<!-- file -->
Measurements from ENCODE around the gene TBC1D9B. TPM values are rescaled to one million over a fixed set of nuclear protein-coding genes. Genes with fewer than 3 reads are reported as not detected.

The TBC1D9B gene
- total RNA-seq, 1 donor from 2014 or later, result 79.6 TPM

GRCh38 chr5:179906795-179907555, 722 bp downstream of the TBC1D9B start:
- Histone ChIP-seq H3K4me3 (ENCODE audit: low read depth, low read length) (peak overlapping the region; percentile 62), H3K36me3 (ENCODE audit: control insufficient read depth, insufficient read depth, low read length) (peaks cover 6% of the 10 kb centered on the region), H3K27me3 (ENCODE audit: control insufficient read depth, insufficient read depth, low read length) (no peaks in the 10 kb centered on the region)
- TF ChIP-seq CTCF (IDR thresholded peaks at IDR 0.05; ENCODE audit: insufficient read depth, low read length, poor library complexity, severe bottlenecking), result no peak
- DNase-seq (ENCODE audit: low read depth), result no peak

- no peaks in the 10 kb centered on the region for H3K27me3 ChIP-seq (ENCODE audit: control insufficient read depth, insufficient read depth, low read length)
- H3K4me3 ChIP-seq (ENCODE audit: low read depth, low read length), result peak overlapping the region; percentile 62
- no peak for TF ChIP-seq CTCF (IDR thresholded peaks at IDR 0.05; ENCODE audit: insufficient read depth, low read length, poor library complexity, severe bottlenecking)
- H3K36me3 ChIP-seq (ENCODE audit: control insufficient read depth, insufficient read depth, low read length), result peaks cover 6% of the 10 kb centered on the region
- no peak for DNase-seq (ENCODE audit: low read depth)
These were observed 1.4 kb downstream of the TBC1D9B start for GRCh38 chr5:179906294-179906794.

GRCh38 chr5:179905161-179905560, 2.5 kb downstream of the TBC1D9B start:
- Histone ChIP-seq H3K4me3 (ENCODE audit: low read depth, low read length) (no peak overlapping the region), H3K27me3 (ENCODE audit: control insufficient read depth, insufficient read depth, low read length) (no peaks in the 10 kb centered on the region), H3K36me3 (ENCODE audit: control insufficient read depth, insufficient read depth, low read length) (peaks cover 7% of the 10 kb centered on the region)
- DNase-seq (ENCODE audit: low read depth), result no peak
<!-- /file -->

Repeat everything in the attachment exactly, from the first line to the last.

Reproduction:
Measurements from ENCODE around the gene TBC1D9B. TPM values are rescaled to one million over a fixed set of nuclear protein-coding genes. Genes with fewer than 3 reads are reported as not detected.

The TBC1D9B gene
- total RNA-seq, 1 donor from 2014 or later, result 79.6 TPM

GRCh38 chr5:179906795-179907555, 722 bp downstream of the TBC1D9B start:
- Histone ChIP-seq H3K4me3 (ENCODE audit: low read depth, low read length) (peak overlapping the region; percentile 62), H3K36me3 (ENCODE audit: control insufficient read depth, insufficient read depth, low read length) (peaks cover 6% of the 10 kb centered on the region), H3K27me3 (ENCODE audit: control insufficient read depth, insufficient read depth, low read length) (no peaks in the 10 kb centered on the region)
- TF ChIP-seq CTCF (IDR thresholded peaks at IDR 0.05; ENCODE audit: insufficient read depth, low read length, poor library complexity, severe bottlenecking), result no peak
- DNase-seq (ENCODE audit: low read depth), result no peak

- no peaks in the 10 kb centered on the region for H3K27me3 ChIP-seq (ENCODE audit: control insufficient read depth, insufficient read depth, low read length)
- H3K4me3 ChIP-seq (ENCODE audit: low read depth, low read length), result peak overlapping the region; percentile 62
- no peak for TF ChIP-seq CTCF (IDR thresholded peaks at IDR 0.05; ENCODE audit: insufficient read depth, low read length, poor library complexity, severe bottlenecking)
- H3K36me3 ChIP-seq (ENCODE audit: control insufficient read depth, insufficient read depth, low read length), result peaks cover 6% of the 10 kb centered on the region
- no peak for DNase-seq (ENCODE audit: low read depth)
These were observed 1.4 kb downstream of the TBC1D9B start for GRCh38 chr5:179906294-179906794.

GRCh38 chr5:179905161-179905560, 2.5 kb downstream of the TBC1D9B start:
- Histone ChIP-seq H3K4me3 (ENCODE audit: low read depth, low read length) (no peak overlapping the region), H3K27me3 (ENCODE audit: control insufficient read depth, insufficient read depth, low read length) (no peaks in the 10 kb centered on the region), H3K36me3 (ENCODE audit: control insufficient read depth, insufficient read depth, low read length) (peaks cover 7% of the 10 kb centered on the region)
- DNase-seq (ENCODE audit: low read depth), result no peak